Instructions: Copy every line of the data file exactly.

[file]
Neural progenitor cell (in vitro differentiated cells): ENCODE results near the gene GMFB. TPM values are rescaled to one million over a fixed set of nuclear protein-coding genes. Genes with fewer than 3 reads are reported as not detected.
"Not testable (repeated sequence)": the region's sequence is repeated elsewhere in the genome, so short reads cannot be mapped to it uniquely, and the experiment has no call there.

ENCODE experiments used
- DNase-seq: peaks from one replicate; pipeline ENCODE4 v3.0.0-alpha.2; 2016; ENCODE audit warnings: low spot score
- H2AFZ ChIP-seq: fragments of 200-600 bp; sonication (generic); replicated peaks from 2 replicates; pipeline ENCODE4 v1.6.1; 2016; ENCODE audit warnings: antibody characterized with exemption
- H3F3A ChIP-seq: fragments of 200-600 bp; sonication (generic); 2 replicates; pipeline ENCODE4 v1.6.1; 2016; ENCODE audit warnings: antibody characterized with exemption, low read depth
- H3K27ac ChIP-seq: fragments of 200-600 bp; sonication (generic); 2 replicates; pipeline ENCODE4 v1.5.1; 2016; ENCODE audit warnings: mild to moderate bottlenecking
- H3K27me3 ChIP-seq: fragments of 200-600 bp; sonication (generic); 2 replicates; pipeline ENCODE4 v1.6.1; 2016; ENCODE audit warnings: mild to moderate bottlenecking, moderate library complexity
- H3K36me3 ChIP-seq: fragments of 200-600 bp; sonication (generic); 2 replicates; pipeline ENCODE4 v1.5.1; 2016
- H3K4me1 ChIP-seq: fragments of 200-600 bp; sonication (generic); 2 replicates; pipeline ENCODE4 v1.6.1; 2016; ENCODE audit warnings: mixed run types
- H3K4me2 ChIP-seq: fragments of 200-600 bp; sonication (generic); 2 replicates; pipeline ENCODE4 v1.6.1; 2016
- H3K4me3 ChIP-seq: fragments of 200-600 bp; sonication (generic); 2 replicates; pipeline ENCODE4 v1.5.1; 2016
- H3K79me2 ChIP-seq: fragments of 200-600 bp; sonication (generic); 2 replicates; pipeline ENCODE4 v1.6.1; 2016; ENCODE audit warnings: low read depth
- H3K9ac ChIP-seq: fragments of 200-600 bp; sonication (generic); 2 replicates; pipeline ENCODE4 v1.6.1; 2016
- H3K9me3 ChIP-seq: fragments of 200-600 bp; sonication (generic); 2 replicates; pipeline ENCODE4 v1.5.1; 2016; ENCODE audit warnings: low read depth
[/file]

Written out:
Neural progenitor cell (in vitro differentiated cells): ENCODE results near the gene GMFB. TPM values are rescaled to one million over a fixed set of nuclear protein-coding genes. Genes with fewer than 3 reads are reported as not detected.
"Not testable (repeated sequence)": the region's sequence is repeated elsewhere in the genome, so short reads cannot be mapped to it uniquely, and the experiment has no call there.

ENCODE experiments used
- DNase-seq: peaks from one replicate; pipeline ENCODE4 v3.0.0-alpha.2; 2016; ENCODE audit warnings: low spot score
- H2AFZ ChIP-seq: fragments of 200-600 bp; sonication (generic); replicated peaks from 2 replicates; pipeline ENCODE4 v1.6.1; 2016; ENCODE audit warnings: antibody characterized with exemption
- H3F3A ChIP-seq: fragments of 200-600 bp; sonication (generic); 2 replicates; pipeline ENCODE4 v1.6.1; 2016; ENCODE audit warnings: antibody characterized with exemption, low read depth
- H3K27ac ChIP-seq: fragments of 200-600 bp; sonication (generic); 2 replicates; pipeline ENCODE4 v1.5.1; 2016; ENCODE audit warnings: mild to moderate bottlenecking
- H3K27me3 ChIP-seq: fragments of 200-600 bp; sonication (generic); 2 replicates; pipeline ENCODE4 v1.6.1; 2016; ENCODE audit warnings: mild to moderate bottlenecking, moderate library complexity
- H3K36me3 ChIP-seq: fragments of 200-600 bp; sonication (generic); 2 replicates; pipeline ENCODE4 v1.5.1; 2016
- H3K4me1 ChIP-seq: fragments of 200-600 bp; sonication (generic); 2 replicates; pipeline ENCODE4 v1.6.1; 2016; ENCODE audit warnings: mixed run types
- H3K4me2 ChIP-seq: fragments of 200-600 bp; sonication (generic); 2 replicates; pipeline ENCODE4 v1.6.1; 2016
- H3K4me3 ChIP-seq: fragments of 200-600 bp; sonication (generic); 2 replicates; pipeline ENCODE4 v1.5.1; 2016
- H3K79me2 ChIP-seq: fragments of 200-600 bp; sonication (generic); 2 replicates; pipeline ENCODE4 v1.6.1; 2016; ENCODE audit warnings: low read depth
- H3K9ac ChIP-seq: fragments of 200-600 bp; sonication (generic); 2 replicates; pipeline ENCODE4 v1.6.1; 2016
- H3K9me3 ChIP-seq: fragments of 200-600 bp; sonication (generic); 2 replicates; pipeline ENCODE4 v1.5.1; 2016; ENCODE audit warnings: low read depth